Fetzer continues to take advantage of a booming market for architectural woodwork. By Chris Kelsch
Although much has changed in manufacturing since Fetzer Architectural Woodwork was founded in 1909, surprisingly little has changed within the walls of the company during that time. That’s because the recipe for success remains the same as it did more than a century ago: extreme attention to detail, combined with an artisan’s approach to manufacturing architectural woodwork for buildings and retail centers throughout the globe.
That artisan’s approach has paid dividends, as Fetzer has grown to become one of the largest millwork companies in the United States. However, the process of refining that artisan’s touch does not come without its challenges.
“Because of the degree of detail involved, there are processes that automation simply can’t solve,” Fetzer President and CEO Joe Wixom states. “For this work, you simply can’t replicate the work done by a skilled craftperson’s hand.”
The degree of detail and skill involved means that typical apprenticeships, which last two to three years, are not the norm at Fetzer. In fact, the company has many workers that have been at the company for upwards of 30 years, while the average tenure is 10 years.
Indeed, working at Fetzer provides craftsmen with a unique opportunity. “Here, they have the ability to safely practice careful artisanship,” Wixom states. “We believe the quality of the product represents the quality of the people working here, as well as the rich heritage of the company.”
Finding quality workers can pose a challenge, one that Fetzer meets with community outreach. “We generally give 10 to 15 tours a year,” Wixom states. “Further, we have strong outreach programs not just to shop students, but also to shop teachers as well. At Fetzer, you can go to school, learn a good craft and earn a good living all at once.”
That careful approach to quality craftsmanship has led to notable success in the past few years. The company derives its revenue from two main sources: High-end retail store fixtures, and massive build-out projects such as corporate campuses, performing arts centers and mixed-use developments. Though the former can be cyclical in nature, the latter has really taken off.
“Really, these have been some of the best years in the company’s history,” Wixom says. He credits this uptick to the boom in construction of large, corporate campuses in recent years. Fetzer recently finished a large project for a noteworthy corporate client, and in recent years has worked on such high-profile projects as Levi’s Stadium in Santa Clara, Calif., and the new Salt Lake Federal Courthouse in Utah.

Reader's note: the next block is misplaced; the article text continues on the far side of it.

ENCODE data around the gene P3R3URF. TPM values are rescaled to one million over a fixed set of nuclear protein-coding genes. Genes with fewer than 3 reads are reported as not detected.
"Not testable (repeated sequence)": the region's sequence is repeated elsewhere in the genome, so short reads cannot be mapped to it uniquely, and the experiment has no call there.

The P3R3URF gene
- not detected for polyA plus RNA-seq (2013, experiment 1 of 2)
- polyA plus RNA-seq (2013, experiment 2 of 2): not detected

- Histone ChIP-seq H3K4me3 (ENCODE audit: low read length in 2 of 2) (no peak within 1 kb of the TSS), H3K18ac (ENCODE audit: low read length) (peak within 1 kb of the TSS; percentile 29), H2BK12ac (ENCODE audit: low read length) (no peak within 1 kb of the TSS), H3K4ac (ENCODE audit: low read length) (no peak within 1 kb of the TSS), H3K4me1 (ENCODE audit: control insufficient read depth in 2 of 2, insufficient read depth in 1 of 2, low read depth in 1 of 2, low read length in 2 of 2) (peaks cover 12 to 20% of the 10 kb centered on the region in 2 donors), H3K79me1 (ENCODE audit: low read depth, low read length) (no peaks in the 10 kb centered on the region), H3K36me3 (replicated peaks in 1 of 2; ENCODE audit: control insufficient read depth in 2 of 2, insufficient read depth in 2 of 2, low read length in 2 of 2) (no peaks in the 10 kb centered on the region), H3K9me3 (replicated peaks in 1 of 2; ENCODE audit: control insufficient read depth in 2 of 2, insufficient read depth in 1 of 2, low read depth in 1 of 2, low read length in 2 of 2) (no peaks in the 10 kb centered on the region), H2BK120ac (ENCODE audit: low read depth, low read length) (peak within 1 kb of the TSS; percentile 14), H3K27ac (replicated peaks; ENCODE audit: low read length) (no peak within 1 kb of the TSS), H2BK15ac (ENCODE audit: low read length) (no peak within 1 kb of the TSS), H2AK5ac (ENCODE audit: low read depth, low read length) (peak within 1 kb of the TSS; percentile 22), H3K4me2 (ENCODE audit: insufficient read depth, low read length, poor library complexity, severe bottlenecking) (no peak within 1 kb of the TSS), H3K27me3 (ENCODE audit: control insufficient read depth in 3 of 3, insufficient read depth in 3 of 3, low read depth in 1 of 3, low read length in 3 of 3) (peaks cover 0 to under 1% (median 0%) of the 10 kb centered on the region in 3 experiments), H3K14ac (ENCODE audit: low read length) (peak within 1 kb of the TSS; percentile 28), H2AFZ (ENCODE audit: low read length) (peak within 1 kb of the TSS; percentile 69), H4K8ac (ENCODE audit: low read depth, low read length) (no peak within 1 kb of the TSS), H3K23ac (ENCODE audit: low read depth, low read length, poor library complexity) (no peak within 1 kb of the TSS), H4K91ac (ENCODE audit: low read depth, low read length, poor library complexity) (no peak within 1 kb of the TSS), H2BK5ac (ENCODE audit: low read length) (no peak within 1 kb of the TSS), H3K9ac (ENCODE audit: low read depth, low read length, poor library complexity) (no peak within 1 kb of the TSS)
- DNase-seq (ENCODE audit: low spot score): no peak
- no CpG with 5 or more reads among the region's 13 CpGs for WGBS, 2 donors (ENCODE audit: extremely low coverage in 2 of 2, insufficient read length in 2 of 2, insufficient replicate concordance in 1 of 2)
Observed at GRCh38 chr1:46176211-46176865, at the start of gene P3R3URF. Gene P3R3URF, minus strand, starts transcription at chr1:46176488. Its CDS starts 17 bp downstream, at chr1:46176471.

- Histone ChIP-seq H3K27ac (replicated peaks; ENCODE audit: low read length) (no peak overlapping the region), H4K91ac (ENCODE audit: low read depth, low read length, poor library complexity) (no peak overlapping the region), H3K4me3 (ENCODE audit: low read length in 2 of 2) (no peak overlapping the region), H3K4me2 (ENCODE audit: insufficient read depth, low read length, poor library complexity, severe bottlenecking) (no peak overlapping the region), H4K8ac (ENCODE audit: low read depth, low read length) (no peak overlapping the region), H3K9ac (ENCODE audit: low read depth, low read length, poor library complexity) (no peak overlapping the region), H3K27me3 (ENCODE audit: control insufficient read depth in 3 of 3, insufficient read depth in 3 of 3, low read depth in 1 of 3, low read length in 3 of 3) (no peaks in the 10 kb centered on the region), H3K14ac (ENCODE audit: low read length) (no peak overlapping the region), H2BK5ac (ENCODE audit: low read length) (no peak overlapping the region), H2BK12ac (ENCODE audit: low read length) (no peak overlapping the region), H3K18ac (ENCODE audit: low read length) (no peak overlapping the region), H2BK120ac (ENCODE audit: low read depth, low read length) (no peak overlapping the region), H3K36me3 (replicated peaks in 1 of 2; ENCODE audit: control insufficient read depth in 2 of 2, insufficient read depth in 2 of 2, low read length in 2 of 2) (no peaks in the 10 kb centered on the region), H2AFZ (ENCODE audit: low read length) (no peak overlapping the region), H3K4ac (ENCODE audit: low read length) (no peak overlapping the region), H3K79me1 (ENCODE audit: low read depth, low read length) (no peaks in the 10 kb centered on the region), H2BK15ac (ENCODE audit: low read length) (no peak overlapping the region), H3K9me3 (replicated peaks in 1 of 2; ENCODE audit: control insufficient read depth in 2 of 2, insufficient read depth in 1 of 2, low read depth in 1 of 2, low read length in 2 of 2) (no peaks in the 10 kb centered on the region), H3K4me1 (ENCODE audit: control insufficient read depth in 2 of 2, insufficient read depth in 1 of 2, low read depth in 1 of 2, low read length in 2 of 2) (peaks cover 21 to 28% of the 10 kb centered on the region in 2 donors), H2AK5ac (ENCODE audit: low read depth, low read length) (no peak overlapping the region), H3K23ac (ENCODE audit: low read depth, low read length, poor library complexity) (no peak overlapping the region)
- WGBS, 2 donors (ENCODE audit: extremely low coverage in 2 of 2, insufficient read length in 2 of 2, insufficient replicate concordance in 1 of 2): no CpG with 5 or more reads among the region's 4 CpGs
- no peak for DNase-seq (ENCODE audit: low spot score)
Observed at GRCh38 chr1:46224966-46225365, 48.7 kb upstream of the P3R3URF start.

It is no accident that the company has found success in these markets. According to Wixom, Fetzer seeks out work in cities that have large, diverse economies that are not tied to one industry. And on these large projects, Wixom sees where Fetzer can add the most value. “On large projects with multiple buildings, we are often able to be 2.5 buildings ahead of schedule,” Wixom says. “That’s because we get involved very early in the process, and work very closely with the general contractors to identify dimensions and project parameters beforehand.”
Of course, working large, complex projects requires an intricate, well-managed system with many moving parts. Because Fetzer has invested in an advanced labeling and tracking system, countless difficulties are also eliminated. “We just completed a corporate campus project, our largest project to date, with over three million parts,” Wixom notes. “And the company lost none of them.”
Logistical and Supply Challenges
Fetzer acts as both a manufacturer and subcontractor on large projects, and both roles have their challenges. “It’s the most difficult type of manufacturing,” Wixom says. That’s because with project-based manufacturing, it is difficult to gauge how much product will be needed on a project-to-project basis, and it is challenging to make year-to-year projections based on those estimates.
Wixom notes that the sourcing of the material can also be difficult. “Our biggest challenge,” he says, “is the constant struggle to acquire the highest-quality materials. We deal with the best wood, and it takes a long time for the best wood to grow.”
Fortunately for Fetzer, Wixom has met those challenges head-on with a very strong logistics team that can source from anywhere in the world. And, equally important, Wixom relies on a state-of-the-art custom software system to constantly refine Fetzer’s manufacturing process. “We keep refining the process,” Wixom notes, “hoping to always meet the grade, and exceed it whenever possible.”
Fetzer meets its challenges with a strong belief in teamwork to solve problems. “Essentially, we’re setting up the next person to succeed,” Wixom notes. “Sales sets up estimating which sets up project management which sets up manufacturing.” If Fetzer continues to foster this teamwork as the market continues to explode, this company will be set up to succeed for years to come.